My 4 Favorite Recovery Clichés
Author: Justin Mckibben
First thing is first- I whole-heartedly admit that I’m about as close to perfect as I am to finding a million dollars in Spanish doubloons… on Mars. I have no business being judgmental… yet, here we are! Not to say I judge everyone (out loud), but it is a natural inclination as a breathing person to form opinions based on assumptions. When it comes to clichés in recovery, I am especially picky.
It’s weird though, because even saying that clichés drive me crazy, I cannot in good conscience suggest that I myself do not use them. Some are just too catchy to pass up for that ‘right place, right time’ moment. Sometimes I cringe even after I say it, or preface it with “as much as I hate clichés…” in some lame attempt to sound more original than the last person I heard say it.
Needless to say, clichés in the rooms of 12 Step Fellowships of recovery are so popular because they make so much sense. Curse you logic! Metaphors and idioms are a useful tool of language, and in recovery our clichés can drive home a life-or-death ideal with subtle and subliminal accuracy.
So, as much as I hate to admit I like them, here are my 4 favorite recovery clichés.
“Not matter where I go, there I am”
This one seems pretty obvious, and the first time I heard it I didn’t understand. Still, coming out of a fog of drugs and drinking I thought, “thanks, Confucius!”
However, the longer I looked at it in early recovery the sentence made a lot more sense. I had spent a lot of time in active addiction trying to change my circumstances and outcomes by changing my surroundings. I tried different people, places and parties but found the same demoralization every single time. But I cannot out-run my problems! I have to let them teach my about myself and change from there.
It was in recovery when I started facing my personal flaws and patterns of destructive behavior that I realized it wasn’t about a location or other people. I discovered that it meant if I could not change my mind, I would only understand the world from an alcoholic perspective. No matter what place I’m in physically, I am still me and that is what I have to develop for my life to be any better.
“Everyone got the manual for life but me”
This is probably the one that I related to most in early recovery. Despite not having spent much time in the rooms, as soon as I heard this it made sense. My whole life had felt like a misinformed trial run. Any minute I was expecting a director to step in and call a cut to let me start over with a better script.
When I heard it at a 12 Step meeting I was instantly relieved to know I was not the only one who lived like that. It was an incredible catharsis to finally be given the gift of knowing I wasn’t the only one who has next to nothing figured out!
Thankfully, knowing this gave me some freedom to allow myself some mistakes while figuring out sobriety, and life.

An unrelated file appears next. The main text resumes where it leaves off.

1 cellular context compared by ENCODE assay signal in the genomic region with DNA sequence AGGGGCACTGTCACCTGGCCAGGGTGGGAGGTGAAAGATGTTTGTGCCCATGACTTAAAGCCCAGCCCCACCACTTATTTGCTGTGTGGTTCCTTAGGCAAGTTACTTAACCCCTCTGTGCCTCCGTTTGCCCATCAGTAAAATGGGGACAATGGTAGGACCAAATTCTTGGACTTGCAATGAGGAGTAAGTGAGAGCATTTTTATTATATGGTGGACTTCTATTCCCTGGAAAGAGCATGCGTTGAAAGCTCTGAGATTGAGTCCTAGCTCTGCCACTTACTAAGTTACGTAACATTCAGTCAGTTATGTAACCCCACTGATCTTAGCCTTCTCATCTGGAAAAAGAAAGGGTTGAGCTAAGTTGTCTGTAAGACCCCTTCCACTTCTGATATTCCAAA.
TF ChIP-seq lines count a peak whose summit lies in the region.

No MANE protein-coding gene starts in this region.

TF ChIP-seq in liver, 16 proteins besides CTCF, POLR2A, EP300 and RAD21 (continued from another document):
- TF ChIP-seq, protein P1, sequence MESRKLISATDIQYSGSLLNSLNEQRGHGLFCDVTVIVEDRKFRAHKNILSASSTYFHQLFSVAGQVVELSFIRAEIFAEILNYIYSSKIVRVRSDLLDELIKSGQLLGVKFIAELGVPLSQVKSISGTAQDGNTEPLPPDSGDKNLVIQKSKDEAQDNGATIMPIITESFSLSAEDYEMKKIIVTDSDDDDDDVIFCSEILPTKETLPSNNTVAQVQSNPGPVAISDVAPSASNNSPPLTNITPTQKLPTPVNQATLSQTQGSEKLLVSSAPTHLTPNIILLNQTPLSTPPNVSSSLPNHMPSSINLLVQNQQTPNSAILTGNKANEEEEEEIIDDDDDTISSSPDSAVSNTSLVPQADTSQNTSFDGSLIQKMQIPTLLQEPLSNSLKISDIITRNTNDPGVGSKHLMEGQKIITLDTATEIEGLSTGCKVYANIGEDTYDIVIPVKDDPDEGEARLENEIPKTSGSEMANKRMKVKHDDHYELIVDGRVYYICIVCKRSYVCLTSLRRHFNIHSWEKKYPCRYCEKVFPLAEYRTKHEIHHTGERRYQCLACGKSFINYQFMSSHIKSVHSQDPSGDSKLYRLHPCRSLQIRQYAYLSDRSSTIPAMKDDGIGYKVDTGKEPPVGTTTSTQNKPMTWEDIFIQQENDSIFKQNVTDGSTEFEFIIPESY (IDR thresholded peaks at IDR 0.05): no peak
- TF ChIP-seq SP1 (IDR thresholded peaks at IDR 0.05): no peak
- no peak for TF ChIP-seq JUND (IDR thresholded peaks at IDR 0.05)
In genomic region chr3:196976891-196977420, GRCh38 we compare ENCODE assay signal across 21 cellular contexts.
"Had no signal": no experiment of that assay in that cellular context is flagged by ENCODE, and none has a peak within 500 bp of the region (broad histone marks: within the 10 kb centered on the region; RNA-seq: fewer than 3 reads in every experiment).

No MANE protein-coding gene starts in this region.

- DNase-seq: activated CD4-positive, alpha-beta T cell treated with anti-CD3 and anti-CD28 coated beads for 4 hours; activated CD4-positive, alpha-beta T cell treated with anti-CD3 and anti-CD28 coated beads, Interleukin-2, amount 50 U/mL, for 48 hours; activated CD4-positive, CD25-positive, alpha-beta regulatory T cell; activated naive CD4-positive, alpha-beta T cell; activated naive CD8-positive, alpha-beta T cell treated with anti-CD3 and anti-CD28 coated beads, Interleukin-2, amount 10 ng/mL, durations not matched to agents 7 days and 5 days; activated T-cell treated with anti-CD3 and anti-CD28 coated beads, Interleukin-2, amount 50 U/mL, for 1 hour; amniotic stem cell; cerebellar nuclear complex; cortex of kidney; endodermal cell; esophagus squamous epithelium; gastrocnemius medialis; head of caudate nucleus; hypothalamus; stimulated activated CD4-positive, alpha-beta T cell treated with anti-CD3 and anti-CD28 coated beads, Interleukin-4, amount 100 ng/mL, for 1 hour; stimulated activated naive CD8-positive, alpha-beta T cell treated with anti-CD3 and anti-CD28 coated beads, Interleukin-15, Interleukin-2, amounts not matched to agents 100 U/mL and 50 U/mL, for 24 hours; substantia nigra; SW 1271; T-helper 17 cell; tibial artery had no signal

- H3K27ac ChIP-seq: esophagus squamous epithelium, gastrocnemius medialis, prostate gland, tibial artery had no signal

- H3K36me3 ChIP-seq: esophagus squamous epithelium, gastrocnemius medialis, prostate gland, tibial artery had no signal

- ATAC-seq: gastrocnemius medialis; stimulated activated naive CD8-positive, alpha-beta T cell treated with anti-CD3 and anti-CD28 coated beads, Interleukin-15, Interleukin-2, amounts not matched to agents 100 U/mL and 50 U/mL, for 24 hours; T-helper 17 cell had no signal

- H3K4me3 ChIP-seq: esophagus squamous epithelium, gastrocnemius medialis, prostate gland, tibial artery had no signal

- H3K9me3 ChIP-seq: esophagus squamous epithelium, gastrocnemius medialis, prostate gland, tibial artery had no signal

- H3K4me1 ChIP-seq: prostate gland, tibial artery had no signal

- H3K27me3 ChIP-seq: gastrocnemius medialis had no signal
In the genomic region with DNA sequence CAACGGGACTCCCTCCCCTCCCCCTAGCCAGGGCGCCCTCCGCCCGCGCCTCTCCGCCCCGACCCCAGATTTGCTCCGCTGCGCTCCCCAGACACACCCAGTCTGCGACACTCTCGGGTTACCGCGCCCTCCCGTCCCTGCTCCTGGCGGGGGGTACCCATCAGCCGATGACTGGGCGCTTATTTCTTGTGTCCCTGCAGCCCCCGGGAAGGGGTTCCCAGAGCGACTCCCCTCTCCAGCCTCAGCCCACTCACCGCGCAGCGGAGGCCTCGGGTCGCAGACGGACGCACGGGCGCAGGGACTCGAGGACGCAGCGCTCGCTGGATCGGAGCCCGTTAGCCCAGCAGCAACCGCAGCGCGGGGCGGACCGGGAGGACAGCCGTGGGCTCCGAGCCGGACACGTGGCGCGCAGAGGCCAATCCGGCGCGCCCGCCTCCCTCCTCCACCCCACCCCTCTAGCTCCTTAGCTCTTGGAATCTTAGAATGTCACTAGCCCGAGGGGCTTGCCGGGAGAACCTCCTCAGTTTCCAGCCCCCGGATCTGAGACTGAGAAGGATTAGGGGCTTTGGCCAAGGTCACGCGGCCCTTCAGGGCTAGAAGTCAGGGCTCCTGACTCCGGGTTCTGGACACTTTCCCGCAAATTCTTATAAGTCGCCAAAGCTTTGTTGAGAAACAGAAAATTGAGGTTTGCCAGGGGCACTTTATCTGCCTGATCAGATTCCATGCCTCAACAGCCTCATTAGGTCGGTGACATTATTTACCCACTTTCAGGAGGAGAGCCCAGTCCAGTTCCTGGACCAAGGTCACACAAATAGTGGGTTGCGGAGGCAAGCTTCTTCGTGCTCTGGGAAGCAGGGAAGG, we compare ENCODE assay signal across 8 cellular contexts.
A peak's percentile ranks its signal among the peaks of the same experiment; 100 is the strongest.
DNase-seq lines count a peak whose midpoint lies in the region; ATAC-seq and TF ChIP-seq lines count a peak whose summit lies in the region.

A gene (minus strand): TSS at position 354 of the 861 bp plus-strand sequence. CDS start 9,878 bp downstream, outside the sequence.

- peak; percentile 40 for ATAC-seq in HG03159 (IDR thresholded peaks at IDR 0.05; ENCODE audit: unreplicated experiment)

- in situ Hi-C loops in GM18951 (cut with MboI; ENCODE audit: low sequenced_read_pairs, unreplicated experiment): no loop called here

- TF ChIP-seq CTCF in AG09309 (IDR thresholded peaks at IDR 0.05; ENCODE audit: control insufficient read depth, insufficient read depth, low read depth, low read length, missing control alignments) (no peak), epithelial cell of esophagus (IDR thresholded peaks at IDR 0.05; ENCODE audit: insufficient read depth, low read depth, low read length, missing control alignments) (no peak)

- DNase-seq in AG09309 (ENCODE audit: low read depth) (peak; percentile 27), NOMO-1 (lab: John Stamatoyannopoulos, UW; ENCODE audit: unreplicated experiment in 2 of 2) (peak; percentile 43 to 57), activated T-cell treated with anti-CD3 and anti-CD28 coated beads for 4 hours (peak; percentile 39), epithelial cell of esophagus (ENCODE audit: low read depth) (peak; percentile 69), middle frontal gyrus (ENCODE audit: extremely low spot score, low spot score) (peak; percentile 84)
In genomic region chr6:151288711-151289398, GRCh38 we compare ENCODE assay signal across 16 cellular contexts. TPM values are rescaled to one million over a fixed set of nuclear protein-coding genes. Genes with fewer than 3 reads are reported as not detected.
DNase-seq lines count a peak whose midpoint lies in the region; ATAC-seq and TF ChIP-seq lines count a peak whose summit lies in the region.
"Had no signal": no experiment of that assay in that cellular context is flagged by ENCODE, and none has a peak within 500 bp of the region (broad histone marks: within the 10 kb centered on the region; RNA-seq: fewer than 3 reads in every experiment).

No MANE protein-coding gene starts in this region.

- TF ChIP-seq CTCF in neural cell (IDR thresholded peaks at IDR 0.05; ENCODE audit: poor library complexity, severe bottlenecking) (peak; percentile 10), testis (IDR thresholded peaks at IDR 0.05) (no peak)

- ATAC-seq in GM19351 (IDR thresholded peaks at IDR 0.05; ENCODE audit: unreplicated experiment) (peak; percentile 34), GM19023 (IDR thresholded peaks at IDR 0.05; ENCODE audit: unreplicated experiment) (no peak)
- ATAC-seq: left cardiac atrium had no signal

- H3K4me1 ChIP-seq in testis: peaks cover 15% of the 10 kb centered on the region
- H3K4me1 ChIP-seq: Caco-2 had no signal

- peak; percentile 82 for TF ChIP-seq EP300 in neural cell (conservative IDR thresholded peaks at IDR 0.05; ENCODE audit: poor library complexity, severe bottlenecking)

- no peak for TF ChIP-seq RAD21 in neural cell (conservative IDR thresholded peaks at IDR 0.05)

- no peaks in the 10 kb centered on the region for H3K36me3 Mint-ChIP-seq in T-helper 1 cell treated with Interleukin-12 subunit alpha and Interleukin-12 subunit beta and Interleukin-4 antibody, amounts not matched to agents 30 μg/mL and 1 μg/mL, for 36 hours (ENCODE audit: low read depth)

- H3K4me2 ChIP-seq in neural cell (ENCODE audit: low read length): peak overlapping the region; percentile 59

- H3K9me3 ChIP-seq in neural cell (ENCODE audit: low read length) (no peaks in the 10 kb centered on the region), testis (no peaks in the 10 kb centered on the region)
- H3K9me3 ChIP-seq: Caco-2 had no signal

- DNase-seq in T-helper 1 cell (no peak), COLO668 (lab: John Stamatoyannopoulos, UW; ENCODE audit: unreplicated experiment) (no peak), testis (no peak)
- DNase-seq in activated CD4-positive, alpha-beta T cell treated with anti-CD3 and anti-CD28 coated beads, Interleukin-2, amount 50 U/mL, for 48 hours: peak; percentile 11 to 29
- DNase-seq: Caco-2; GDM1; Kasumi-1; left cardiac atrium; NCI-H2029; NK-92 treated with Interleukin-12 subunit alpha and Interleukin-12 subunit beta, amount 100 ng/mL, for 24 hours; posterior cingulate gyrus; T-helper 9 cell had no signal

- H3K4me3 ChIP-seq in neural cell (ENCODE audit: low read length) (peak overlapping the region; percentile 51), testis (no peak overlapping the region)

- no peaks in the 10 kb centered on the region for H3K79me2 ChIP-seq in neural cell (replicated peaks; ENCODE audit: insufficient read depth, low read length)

“Comparing my insides to your outsides”
I actually have a lot of love for this one. It goes hand in hand with the last one on the list, but I like to single this aspect out an elaborate on it. When I was early in recovery I was constantly focused on the way people appeared to be. I didn’t put any energy into trying to understand what they may be going through or what they had to overcome to get there. I essentially assumed that anyone who had cleaned up nice was feeling good all the time.
This kind of thinking puts us in a position to be relentlessly critical of our own growth. We try to compare the struggles we are going through to someone who may look like they have their life together. It’s easy to think all these healthy and happy people could never understand your pain if you don’t even consider their insides too.
After a few years I know that even when someone looks pristine, they can be on the verge of falling to pieces. I’ve seen that guy. I’ve even been that guy. Sometimes I still am that guy. Recovery continues to teach me the book truly can’t be judged by the cover. If you won’t bother to skim the story, don’t make a synopsis.
“The first step is the only step you have to do 100%”
The first step can draw a line in the sand that the sense of self isn’t willing to cross. There is so much ego, fear and stigma in the way people are afraid to find out what it means to stand on the other side. Admitting to being an alcoholic/addict frightens some because it means they have to commit to an image they don’t fully understand. That goes hand in hand with the second part of step one- admitting that life has become unmanageable.
I love this cliché because of the undeniable truth behind it. It lets me know I may fall short with other tasks when working the 12 steps. In recovery, I may try honestly and thoroughly to rid myself of character defects or resentments, but if I fail to do so perfectly am I doomed? This cliché tells me no.
As long as I am willing to admit that I am who I am; that once I start drinking or using I cannot stop; that running my life on my rules of ego, fear and self-will run riot will not serve my sobriety… I have an opportunity for a better life. As long as I keep in mind that there is work to be done, I have a chance to do the work. This cliché tells me that even when I forget my other responsibilities, if I can remember this first step I have hope. I fall short all the time. Luckily, I was given the perspective that I’m allowed to.
So when I judge you for using every cliché in the “recycled insight” catalog, we both have to accept that we aren’t perfect anyway.
The 12 Steps are a guideline for how to live life as a better person. It’s about being a positive contribution and growing as an individual. In these fellowships we hear clichés, and many of them are like everything else in 12 Step Fellowships- taught from experience. For many, part of the experience begins with effective treatment. If you or someone you love is struggling from substance abuse or addiction, we’re here to help, 24/7.